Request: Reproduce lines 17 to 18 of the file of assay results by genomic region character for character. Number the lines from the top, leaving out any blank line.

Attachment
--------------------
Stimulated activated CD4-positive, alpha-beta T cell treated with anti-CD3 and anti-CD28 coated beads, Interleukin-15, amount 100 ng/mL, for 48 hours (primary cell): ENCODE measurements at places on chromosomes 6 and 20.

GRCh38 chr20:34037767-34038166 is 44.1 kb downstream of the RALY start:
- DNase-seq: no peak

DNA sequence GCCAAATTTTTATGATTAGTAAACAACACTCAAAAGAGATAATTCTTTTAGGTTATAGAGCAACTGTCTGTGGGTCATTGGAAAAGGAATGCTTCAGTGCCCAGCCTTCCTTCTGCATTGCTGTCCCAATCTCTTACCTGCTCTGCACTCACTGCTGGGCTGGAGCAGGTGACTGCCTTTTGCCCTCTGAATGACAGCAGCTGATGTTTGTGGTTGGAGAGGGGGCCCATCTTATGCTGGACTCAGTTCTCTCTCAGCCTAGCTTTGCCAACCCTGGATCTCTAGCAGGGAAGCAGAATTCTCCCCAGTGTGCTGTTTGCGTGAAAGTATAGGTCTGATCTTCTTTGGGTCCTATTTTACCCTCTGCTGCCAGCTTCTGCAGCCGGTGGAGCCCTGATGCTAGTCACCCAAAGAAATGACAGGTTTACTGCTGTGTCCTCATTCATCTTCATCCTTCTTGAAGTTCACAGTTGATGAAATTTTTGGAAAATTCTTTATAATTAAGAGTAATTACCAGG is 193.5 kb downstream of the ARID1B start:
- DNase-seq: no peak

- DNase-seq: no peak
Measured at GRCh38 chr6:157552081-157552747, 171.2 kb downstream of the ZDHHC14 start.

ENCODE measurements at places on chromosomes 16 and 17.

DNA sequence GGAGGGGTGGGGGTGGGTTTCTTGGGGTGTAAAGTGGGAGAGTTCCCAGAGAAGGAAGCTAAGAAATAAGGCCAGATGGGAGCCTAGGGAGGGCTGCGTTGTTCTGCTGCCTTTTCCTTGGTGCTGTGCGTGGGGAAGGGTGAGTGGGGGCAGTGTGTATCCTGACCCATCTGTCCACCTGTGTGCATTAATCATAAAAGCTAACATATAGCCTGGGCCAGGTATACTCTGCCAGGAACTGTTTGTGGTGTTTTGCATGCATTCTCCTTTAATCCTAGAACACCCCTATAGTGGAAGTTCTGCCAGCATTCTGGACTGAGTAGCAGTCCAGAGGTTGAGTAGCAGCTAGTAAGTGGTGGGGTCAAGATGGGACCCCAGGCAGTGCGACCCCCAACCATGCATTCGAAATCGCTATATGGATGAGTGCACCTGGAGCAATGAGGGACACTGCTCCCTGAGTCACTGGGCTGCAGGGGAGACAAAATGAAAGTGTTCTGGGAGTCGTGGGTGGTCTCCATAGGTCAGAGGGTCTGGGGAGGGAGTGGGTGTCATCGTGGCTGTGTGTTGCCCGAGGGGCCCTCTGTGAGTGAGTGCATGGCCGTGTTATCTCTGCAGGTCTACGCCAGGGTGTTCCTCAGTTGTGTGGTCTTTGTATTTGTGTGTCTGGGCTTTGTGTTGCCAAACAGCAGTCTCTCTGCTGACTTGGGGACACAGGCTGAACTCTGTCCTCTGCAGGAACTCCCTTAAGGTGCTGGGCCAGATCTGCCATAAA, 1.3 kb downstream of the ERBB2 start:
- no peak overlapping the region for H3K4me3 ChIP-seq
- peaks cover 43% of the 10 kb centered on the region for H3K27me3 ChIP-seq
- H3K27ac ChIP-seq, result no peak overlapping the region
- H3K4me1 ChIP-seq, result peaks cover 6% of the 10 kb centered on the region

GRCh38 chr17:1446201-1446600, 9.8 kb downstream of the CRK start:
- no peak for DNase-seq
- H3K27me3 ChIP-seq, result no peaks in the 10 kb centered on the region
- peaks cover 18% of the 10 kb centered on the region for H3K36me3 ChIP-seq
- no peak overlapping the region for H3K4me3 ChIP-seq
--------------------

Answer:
- peaks cover 18% of the 10 kb centered on the region for H3K36me3 ChIP-seq
- no peak overlapping the region for H3K4me3 ChIP-seq